“Versatextile” was created by fourth-year architecture majors Hubert Li and Macy Goh. This line featured looks that were definitely versatile, as the name suggests. The pieces of clothing appeared to be freely arranged on the body so that they could be rearranged to be worn in different ways. The materials looked very soft and smooth, giving this collection a relaxed tone.

“Avantwong” by Eddie Wong, a fifth-year architecture major, was a set of dark, edgy apparel that had a mysterious, futuristic appeal. There were many short dark pieces featured in this collection full of attitude.

“Constrict” by Ibrahim Garcia-Bengochea and Rain Chan-Kalin, both of whom are junior architecture majors, was a very experimental set of clothes. The different shapes of the clothing created different visual effects on the models wearing them.

The line “Cadmium,” by Sophia Chan, a junior design major, and Chi-Chi Chuang was stylish, delicate, and had a confident sex appeal. This collection was described in the program as “Elegance with an edge,” which is exactly what it was.

“ECT” by Erica Tong, a second-year architecture major, showcased clothes with many strips of clothing extending to the arms and legs of the models. This was another very futuristic line; much of the clothing seemed draped on the upper half of the body, and the materials seemed to unwind as they descended along the body.

“Bernard James,” a line named after its creator, was full of daring street style — a sophisticated, modern street style. There were brightly colored blazers and pants for guys and also colorful, flirtatious outfits for girls. There seemed to be a hint of ’80s retro style behind many of these pieces.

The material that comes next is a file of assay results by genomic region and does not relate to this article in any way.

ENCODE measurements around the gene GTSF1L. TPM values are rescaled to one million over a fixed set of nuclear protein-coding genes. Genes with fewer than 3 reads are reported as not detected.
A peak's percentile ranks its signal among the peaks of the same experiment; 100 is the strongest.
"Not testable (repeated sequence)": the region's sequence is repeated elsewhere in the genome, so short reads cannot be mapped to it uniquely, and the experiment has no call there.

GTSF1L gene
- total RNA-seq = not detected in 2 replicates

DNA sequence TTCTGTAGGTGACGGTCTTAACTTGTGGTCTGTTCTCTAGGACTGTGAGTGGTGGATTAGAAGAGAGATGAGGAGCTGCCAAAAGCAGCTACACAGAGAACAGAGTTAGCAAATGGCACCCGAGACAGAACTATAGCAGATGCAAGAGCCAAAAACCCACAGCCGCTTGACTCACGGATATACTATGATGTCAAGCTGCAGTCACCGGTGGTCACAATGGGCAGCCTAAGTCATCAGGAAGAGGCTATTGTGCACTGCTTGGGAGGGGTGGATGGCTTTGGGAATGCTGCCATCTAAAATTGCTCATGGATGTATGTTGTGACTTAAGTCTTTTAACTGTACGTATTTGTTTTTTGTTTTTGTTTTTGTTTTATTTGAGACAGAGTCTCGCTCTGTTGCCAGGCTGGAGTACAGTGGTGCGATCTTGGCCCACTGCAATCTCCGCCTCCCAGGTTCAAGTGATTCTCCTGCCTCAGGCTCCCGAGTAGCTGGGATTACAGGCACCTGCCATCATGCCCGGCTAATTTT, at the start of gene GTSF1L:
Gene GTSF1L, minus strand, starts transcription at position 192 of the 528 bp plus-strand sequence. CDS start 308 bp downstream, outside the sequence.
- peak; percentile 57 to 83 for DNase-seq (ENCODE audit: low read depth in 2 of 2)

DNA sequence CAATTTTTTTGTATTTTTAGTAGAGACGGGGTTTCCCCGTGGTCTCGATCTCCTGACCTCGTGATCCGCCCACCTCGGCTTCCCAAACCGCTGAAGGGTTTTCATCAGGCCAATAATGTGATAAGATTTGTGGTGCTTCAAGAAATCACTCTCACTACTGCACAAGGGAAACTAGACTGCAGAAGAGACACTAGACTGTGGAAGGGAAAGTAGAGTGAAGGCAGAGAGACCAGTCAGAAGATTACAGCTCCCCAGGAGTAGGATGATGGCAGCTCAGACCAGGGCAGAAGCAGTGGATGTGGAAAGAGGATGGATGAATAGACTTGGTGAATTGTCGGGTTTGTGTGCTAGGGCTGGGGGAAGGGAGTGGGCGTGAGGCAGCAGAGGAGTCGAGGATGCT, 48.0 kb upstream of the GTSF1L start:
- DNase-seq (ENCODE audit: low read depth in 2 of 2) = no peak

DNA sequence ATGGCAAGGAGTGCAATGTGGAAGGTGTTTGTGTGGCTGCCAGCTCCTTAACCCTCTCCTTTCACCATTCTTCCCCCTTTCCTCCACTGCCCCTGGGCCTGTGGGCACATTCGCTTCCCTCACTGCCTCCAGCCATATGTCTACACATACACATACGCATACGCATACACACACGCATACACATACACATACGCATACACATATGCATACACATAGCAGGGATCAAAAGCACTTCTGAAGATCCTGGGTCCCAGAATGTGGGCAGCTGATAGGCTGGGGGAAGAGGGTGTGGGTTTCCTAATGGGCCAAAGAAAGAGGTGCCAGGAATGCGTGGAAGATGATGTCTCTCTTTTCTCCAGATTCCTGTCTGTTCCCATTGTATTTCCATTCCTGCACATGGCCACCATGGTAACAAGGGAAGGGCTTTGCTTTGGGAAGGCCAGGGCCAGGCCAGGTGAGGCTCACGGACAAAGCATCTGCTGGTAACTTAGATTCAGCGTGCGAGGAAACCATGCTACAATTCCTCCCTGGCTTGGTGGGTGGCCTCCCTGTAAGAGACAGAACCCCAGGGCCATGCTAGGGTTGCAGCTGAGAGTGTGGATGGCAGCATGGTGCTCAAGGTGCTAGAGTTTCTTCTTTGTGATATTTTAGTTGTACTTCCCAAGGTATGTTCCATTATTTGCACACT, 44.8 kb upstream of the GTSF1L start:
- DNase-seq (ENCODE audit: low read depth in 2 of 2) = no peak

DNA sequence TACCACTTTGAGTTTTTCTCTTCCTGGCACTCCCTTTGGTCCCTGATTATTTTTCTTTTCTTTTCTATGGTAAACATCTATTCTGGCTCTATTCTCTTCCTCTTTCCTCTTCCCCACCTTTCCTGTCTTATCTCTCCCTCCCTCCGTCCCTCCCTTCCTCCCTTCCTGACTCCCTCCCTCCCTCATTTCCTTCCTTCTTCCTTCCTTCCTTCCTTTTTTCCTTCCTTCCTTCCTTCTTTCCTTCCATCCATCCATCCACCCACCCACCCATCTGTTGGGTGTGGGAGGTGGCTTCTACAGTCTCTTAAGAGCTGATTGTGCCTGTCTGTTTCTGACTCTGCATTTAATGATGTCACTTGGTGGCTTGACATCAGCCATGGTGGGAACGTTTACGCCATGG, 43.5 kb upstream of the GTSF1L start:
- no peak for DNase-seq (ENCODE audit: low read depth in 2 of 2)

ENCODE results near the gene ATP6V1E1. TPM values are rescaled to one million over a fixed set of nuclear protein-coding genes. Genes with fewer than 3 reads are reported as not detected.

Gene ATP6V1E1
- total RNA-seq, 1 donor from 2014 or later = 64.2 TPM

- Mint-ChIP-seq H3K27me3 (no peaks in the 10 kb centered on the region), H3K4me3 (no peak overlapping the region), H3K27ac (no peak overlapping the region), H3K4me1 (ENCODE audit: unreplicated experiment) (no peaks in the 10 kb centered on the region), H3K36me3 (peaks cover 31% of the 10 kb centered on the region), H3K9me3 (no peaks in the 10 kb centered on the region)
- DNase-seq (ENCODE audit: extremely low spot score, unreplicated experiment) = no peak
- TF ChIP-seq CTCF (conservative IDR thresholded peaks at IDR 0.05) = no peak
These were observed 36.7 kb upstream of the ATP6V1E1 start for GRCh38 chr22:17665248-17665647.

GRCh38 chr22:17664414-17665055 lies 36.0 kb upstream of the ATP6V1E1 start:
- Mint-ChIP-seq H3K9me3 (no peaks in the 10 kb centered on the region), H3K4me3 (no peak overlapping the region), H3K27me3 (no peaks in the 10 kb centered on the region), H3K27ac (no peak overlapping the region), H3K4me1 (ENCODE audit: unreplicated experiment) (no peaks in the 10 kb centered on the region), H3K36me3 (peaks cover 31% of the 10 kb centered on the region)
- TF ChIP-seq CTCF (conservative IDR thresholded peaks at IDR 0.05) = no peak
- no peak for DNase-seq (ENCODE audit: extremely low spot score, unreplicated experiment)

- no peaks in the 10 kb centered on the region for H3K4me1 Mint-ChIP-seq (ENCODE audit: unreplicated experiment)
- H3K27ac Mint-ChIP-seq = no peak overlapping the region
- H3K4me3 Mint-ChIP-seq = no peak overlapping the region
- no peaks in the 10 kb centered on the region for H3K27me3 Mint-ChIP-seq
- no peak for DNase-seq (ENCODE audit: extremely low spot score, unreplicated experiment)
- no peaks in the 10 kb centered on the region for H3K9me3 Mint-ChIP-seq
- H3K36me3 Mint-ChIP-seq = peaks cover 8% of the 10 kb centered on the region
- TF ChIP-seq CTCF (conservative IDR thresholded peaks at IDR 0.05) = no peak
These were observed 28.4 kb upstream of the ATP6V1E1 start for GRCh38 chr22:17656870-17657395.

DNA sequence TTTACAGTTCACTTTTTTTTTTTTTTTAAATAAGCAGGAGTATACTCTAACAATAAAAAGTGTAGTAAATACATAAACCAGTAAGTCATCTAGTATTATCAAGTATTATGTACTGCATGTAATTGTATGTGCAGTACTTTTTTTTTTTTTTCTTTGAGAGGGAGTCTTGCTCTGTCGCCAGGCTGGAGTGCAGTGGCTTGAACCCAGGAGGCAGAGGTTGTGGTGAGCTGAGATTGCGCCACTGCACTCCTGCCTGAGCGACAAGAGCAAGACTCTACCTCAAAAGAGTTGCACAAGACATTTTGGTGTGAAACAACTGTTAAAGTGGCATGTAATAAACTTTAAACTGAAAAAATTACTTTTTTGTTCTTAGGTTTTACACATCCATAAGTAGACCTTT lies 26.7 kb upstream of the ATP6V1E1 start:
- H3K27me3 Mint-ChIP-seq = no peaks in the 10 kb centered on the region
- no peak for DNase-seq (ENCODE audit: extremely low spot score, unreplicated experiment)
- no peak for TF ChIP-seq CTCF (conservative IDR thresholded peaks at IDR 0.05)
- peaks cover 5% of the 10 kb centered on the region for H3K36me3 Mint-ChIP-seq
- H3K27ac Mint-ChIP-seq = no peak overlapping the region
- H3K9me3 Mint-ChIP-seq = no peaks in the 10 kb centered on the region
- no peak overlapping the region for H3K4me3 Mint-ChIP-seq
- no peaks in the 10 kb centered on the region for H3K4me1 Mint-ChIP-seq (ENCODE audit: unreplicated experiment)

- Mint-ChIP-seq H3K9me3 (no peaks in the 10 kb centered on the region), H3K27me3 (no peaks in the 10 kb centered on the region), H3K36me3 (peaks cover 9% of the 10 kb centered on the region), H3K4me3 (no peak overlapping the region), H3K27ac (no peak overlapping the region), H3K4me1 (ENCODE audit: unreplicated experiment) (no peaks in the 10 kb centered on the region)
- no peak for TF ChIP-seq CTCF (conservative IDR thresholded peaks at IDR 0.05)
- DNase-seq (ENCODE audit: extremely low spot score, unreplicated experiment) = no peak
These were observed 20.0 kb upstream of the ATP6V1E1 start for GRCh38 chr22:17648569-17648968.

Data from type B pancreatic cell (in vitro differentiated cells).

“Body” by Ingrid Kong, a fifth-year architecture major, was designed to change the human perception of the body. These pieces were cubic and made of non-textiles, and many of them were very revealing. The intent was for the outfits to display the human body as it really is, rather than what people try to make it look like.

“Rags to Riches” was designed by Amber Ohiokpehai and Gabe Ratliff, a sophomore mechanical engineering and biomedical engineering major and a junior art major, respectively. The project was created to help orphans in Manila, Philippines. The designers created the designs with the help of donations from friends. They hope to help the children by selling the collection and donating the proceeds to provide an education for them. These patterned pieces had a Southeast Asian style and were inspired by the orphans.

“Shallow,” designed by Alanna Fusaro, a first-year design major, was a line of elaborate swimwear. These pieces were very artistic and eye-catching. This attractive swimwear looked perfectly debonair.

The collection called “5/8” by Luther Young showcased different types of trendy bags. The structures of the bags seemed abstract in a way, and the collection had an androgynous allure. The different colors and shapes of the bags were both stylish and practical.

“N9IN” by Kristen Staab, a senior humanities and arts major, was a collection featuring many artistic, sculpture-like pieces. The clothing seemed to have its own shape apart from the person wearing it. However, the garments extended and constricted in shapes that were still flattering for the body.

Finally, “Wilderness Within,” by Silvia and Andreea Manolache, a junior mathematical sciences and business administration major and a third-year architecture major, respectively, was the last clothing line displayed. These silver-colored garments were majestic yet simple, displaying daring edges and shapes that were very pronounced.

In addition to all of these works of art, there were also performances by Carnegie Mellon-based dance groups SoulStylz and DS Company. SoulStylz did both a high-energy hip-hop dance and a more expressive, interpretive dance to different songs. The DS Company gave a performance that integrated a number of dance styles, including hip-hop and ballet. This attitude-packed act was a crowd-pleaser and the last dance performance of the night.

All in all, this event expressed that creativity really has no bounds. Many of the lines were experiments of the relationship between clothes and the body or other environmental aspects, while many of the modern and non-traditional styles seemed to have hidden meanings and inspirations. This show allowed viewers to enter into the enigmatic world of fashion.